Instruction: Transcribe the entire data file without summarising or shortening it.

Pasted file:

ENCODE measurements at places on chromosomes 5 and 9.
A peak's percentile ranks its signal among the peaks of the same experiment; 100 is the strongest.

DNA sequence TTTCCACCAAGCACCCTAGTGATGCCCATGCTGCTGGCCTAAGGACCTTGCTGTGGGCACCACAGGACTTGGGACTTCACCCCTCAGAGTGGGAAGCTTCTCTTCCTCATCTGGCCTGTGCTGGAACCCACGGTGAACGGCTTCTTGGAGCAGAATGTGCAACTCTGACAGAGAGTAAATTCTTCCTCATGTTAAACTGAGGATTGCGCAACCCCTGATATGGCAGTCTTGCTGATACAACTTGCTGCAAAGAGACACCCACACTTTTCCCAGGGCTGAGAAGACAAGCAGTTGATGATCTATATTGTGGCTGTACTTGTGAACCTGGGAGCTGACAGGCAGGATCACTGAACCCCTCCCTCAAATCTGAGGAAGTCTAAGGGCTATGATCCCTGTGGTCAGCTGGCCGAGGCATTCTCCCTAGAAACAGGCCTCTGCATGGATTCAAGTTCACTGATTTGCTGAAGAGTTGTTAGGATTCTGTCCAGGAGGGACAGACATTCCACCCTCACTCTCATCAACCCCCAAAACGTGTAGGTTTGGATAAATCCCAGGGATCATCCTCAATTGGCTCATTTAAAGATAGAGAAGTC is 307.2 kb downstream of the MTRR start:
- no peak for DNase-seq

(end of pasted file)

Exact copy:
ENCODE measurements at places on chromosomes 5 and 9.
A peak's percentile ranks its signal among the peaks of the same experiment; 100 is the strongest.

DNA sequence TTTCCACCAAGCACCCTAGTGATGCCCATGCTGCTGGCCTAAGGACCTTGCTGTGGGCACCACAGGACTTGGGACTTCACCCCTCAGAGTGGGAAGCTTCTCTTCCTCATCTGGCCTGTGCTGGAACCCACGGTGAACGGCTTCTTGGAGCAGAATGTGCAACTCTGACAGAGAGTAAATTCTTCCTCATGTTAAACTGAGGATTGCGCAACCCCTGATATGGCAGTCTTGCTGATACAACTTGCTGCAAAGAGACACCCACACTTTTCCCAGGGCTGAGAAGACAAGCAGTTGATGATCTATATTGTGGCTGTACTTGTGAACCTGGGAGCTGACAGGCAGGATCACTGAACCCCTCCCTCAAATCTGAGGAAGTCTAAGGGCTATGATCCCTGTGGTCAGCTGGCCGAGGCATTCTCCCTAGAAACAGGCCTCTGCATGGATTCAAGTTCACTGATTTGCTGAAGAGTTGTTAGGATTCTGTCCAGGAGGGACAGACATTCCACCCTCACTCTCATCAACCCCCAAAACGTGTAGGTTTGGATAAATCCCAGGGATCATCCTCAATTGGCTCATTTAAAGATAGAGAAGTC is 307.2 kb downstream of the MTRR start:
- no peak for DNase-seq